Heads up, this is another nerdy one! ShareToRoku is available on the Google Play store. All of the client and server code is up on my github under MIT license; I hope folks find it useful and/or interesting. Algorithms are the cool kids of software engineering. We spend whole semesters learning to sort and find … Continue reading It’s Always a Normalization Problem
“USCDI vs. USCDI+ vs. EHI vs. HL7 FHIR US Core vs. IPA. Definitions, similarities, and differences as you understand them. Go!” —Anonymous, Twitter I spent about a decade working in “Health Information Technology” — an industry that builds solutions for managing the flow of healthcare information. It’s a big tent that boasts one of the … Continue reading Health IT: More I, less T
I love reality TV about making stuff and solving problems. My family would say “to a fault.” Just a partial list of my favs: I could easily spin a tangent about experiential archeology and the absolutely amazing Ruth Goldman, but I’ll be restrained about that (nope): Secrets of the Castle, Tudor Monastery Farm, Tales from … Continue reading Form and Function
OK, let’s see if I can actually get this thing written. It’s a little hard to focus right now. We’re almost two weeks into life with Copper the shockingly cute cavapoo puppy. He’s a great little dude, and life is already better with him around. But holy crap, it’s like having a human baby again … Continue reading Focus
TLDR: if you watch TV on a Roku and have an Android phone, please give my new Share To Roku app a try! It’s currently in open testing; install it with this link on the web or this link on your Android device. The app is free, has no ads, saves no data and only … Continue reading Share to Roku!
Those few regular readers of this stuff may remember What should we watch tonight, in which I used the Roku API to build a little web app to manage my TV watchlist. Since then I’ve found TV Time, which is waaay better and even tells me how many days until the next season of Cobrai … Continue reading Anyone out there? Service discovery with SSDP, WSD, other acronyms.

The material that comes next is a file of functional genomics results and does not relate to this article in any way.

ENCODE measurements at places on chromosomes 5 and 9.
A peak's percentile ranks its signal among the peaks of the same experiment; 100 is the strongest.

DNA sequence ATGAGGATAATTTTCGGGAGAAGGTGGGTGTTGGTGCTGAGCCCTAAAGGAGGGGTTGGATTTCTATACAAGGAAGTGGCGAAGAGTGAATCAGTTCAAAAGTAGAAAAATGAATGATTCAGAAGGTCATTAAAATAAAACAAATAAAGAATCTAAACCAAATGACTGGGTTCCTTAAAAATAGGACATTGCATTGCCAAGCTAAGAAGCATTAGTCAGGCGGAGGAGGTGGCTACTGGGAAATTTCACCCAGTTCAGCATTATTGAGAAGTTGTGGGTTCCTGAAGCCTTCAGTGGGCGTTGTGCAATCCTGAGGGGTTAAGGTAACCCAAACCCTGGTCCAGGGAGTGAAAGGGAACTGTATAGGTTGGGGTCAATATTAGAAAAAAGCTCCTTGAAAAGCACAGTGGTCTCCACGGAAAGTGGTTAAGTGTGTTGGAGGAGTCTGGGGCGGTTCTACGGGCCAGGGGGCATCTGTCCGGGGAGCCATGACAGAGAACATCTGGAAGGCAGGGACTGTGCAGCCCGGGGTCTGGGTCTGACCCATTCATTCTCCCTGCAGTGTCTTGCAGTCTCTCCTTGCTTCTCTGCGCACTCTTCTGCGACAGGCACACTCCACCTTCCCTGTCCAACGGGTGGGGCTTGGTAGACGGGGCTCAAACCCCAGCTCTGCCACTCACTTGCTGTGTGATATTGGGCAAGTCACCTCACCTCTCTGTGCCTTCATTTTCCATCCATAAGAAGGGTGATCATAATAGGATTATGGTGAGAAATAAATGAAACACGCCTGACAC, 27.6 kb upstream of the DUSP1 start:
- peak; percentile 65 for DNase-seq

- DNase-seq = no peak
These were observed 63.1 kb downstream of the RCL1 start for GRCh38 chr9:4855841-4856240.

If you’ve built software at any scale, you know how the game works. You get requirements from somewhere — usually they’re wrong or at best incomplete. You do your best to implement and test them, and you ship. Users vote with their clicks as to what features work and which don’t — i.e., they refine … Continue reading Regulated software for software people
Today I’m setting aside my belief that all crypto is doomed to fail. It is, but that’s a medium-term diagnosis — at least for now, and ignoring the day-to-day bugs that occur in all software, blockchain technology certainly works as advertised. It’s actually super-cool and worth reading up on; my articles on crypto theory and … Continue reading More crypto hijinks, aka WTF happened to Terra-Luna?
The Internet is a funny place. At the exact same moment that Russian troops are committing war crimes in the real world, Russian users online are just bopping around as if everything is cool. ShutdownHook is anything but a large-scale website, but it does get enough traffic to provide interesting insights in the form of … Continue reading RuBy – Blocking Russia and Belarus
Once upon a time, hacking was easy and cheap entertainment, and we did it all the time: Microsoft’s web server used to just pass URLs through to the file system, so often you could just add “::$DATA” to the end of a URL and read source code. Web server directory browsing was usually enabled, making … Continue reading You got your code in my data, or, how hacks work.
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